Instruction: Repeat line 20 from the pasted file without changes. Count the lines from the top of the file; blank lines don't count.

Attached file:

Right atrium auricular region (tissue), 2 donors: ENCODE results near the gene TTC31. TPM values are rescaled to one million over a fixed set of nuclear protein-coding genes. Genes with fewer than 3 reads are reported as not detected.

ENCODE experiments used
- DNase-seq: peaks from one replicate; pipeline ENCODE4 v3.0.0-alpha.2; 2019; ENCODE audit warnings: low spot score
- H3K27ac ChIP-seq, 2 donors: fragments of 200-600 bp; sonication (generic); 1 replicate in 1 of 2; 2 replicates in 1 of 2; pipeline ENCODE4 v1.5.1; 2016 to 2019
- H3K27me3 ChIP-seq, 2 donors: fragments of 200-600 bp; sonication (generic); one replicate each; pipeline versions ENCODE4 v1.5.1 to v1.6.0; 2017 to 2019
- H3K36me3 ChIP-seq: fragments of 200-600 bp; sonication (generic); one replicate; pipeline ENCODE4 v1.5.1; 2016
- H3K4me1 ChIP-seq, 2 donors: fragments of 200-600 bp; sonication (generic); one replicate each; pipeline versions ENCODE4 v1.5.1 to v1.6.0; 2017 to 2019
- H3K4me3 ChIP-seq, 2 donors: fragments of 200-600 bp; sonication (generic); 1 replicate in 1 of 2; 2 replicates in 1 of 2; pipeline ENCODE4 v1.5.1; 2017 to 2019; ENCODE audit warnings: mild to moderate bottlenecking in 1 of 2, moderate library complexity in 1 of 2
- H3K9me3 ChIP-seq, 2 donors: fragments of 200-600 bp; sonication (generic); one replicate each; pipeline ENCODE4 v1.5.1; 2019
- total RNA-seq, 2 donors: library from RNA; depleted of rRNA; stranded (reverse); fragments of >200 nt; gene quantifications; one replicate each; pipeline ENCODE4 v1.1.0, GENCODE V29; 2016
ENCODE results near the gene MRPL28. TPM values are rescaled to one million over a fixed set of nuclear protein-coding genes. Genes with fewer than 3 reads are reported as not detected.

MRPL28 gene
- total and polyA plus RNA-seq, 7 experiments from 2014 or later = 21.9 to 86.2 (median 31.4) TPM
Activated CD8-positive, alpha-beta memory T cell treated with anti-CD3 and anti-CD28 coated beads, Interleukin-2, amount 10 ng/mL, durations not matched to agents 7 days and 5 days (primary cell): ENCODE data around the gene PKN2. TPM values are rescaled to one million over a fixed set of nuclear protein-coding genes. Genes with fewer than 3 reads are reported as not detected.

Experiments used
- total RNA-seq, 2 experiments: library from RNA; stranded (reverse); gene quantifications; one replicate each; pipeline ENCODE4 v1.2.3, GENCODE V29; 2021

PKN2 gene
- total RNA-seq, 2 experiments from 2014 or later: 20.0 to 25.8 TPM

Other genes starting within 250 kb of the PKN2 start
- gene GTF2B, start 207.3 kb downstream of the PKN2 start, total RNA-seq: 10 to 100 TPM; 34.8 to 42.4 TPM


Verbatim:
- gene GTF2B, start 207.3 kb downstream of the PKN2 start, total RNA-seq: 10 to 100 TPM; 34.8 to 42.4 TPM